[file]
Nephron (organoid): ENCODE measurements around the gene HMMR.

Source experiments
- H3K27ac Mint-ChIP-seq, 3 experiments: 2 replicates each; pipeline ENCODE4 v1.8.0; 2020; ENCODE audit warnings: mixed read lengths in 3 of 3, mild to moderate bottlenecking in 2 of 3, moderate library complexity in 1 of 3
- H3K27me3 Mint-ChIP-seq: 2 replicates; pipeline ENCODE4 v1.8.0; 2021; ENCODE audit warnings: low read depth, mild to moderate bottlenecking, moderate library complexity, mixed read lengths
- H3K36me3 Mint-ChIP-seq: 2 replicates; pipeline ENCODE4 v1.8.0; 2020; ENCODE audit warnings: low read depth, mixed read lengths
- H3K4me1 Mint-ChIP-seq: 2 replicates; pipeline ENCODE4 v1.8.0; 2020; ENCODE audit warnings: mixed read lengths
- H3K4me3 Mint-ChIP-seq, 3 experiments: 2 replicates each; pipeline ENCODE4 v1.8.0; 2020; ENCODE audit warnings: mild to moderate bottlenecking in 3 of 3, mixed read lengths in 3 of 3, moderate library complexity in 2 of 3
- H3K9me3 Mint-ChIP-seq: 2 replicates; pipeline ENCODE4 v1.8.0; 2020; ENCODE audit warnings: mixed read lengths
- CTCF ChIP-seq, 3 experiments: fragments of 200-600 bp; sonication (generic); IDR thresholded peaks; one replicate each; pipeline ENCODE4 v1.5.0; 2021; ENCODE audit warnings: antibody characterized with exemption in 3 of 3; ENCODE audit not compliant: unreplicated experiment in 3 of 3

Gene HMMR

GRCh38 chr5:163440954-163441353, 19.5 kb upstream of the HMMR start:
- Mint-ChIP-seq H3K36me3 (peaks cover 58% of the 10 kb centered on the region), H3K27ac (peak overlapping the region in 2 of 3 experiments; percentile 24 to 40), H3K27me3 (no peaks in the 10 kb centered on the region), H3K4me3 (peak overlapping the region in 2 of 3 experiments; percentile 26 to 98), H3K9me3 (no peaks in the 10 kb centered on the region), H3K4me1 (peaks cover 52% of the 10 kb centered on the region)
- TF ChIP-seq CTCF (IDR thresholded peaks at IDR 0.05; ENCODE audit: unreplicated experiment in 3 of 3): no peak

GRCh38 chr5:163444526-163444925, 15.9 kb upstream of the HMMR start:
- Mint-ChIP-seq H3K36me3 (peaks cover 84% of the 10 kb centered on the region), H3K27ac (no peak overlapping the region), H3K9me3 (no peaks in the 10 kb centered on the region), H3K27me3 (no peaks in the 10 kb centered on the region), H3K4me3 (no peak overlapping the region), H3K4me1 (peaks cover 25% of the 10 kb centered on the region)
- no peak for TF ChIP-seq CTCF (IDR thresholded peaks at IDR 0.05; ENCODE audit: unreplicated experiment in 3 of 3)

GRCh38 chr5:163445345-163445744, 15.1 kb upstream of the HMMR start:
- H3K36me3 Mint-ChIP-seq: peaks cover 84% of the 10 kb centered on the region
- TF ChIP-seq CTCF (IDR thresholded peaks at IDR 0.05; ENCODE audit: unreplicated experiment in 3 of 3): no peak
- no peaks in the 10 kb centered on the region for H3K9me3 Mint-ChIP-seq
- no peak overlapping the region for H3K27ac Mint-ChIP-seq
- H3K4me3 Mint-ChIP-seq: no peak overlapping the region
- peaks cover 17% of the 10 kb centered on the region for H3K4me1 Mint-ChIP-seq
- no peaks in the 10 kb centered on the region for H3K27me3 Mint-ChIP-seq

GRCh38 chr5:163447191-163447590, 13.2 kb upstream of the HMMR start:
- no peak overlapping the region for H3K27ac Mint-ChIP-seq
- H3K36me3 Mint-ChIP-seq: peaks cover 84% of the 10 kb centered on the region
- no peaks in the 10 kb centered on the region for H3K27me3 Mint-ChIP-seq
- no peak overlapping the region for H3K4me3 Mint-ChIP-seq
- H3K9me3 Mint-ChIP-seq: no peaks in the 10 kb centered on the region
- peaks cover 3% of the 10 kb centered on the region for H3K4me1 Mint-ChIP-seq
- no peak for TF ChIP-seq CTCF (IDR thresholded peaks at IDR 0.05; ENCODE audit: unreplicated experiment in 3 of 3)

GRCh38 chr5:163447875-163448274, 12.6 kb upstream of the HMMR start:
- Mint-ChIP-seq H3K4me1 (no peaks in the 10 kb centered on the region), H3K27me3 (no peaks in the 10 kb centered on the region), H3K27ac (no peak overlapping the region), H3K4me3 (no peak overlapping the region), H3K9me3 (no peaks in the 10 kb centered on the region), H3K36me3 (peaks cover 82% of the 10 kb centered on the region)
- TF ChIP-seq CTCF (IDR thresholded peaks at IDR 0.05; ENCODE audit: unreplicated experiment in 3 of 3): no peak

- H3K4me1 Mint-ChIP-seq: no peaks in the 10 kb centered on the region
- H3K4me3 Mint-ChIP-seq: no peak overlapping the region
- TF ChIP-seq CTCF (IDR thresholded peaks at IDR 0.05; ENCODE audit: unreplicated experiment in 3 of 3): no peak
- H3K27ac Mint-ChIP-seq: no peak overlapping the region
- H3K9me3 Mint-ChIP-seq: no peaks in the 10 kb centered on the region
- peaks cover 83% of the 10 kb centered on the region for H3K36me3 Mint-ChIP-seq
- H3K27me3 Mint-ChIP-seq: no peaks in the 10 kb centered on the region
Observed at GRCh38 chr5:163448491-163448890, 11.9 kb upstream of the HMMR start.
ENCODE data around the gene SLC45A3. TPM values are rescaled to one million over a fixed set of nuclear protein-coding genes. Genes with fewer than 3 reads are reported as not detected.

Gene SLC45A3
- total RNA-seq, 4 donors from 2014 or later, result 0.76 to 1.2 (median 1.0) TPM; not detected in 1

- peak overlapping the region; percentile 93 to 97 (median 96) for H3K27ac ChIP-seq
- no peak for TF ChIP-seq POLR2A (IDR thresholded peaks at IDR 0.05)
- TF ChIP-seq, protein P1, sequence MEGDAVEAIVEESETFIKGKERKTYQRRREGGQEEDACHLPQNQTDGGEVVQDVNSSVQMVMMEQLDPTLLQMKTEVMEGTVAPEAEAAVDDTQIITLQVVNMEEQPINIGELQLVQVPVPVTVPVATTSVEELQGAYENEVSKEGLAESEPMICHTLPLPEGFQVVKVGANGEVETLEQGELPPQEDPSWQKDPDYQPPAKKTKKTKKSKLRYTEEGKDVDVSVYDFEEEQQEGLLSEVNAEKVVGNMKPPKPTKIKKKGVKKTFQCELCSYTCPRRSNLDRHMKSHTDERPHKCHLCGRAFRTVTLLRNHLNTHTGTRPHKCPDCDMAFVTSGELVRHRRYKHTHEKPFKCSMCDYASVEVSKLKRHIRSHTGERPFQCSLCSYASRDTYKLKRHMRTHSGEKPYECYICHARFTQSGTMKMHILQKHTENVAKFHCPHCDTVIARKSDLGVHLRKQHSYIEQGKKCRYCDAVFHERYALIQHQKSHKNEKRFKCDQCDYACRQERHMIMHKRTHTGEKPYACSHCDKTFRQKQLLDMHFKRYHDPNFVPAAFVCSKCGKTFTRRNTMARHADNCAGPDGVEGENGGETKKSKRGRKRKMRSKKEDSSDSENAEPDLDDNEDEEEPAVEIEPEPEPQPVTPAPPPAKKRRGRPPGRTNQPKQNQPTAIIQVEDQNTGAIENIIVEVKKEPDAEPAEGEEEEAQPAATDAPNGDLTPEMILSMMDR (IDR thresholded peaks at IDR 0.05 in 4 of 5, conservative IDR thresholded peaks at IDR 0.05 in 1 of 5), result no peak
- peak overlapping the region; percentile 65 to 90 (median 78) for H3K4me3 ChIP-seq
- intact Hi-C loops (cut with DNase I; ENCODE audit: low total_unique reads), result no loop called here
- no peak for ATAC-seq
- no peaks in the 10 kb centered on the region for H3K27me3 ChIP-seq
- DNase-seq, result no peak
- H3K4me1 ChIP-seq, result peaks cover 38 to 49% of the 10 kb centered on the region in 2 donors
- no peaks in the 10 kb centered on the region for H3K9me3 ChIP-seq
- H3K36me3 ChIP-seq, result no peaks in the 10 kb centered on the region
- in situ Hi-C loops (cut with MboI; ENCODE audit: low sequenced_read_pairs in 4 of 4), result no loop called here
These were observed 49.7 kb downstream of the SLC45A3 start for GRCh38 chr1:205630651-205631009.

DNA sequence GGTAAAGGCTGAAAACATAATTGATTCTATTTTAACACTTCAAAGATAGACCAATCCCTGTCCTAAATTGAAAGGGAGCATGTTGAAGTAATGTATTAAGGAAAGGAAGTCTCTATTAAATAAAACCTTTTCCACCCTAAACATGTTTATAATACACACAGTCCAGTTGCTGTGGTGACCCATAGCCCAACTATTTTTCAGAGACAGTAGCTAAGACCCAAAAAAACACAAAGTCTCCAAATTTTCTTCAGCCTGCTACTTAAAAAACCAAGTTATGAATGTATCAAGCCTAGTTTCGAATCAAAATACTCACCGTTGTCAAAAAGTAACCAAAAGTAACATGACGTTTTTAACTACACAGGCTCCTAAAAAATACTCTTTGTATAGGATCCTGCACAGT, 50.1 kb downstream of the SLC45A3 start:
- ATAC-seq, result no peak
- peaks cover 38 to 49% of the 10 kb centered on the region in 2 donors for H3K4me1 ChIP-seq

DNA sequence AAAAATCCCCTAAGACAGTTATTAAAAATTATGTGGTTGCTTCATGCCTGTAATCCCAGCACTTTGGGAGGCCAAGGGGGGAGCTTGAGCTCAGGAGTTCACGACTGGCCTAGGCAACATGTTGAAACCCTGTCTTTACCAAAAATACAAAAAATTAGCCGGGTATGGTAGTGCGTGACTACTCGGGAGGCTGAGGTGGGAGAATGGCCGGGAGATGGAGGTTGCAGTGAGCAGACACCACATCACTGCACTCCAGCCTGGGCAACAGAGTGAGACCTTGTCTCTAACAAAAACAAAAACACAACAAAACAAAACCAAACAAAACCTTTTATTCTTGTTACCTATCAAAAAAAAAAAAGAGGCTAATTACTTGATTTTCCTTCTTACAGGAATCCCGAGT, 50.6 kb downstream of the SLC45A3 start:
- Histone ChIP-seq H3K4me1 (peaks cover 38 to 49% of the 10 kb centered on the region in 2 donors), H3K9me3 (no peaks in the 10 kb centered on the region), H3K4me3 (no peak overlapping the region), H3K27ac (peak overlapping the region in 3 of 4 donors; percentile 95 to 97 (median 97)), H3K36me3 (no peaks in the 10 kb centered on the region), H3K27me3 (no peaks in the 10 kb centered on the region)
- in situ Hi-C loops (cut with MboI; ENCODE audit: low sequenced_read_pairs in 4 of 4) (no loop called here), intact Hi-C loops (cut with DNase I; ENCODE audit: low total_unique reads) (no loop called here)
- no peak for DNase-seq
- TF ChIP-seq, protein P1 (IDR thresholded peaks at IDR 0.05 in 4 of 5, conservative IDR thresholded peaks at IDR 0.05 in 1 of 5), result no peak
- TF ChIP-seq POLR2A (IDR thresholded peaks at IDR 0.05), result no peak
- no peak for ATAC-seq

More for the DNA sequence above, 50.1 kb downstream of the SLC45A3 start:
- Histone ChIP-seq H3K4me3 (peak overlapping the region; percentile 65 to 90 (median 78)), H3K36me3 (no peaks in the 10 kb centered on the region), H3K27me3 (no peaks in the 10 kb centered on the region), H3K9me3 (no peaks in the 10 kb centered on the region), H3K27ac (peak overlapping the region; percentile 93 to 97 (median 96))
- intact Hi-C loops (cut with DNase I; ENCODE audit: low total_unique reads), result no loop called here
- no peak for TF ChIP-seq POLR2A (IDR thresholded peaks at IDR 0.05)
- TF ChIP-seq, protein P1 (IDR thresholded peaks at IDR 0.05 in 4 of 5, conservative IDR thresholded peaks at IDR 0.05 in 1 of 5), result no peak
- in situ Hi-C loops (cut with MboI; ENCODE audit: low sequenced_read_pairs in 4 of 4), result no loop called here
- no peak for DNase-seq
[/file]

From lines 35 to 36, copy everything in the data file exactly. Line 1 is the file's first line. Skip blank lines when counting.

- TF ChIP-seq CTCF (IDR thresholded peaks at IDR 0.05; ENCODE audit: unreplicated experiment in 3 of 3): no peak

- H3K4me1 Mint-ChIP-seq: no peaks in the 10 kb centered on the region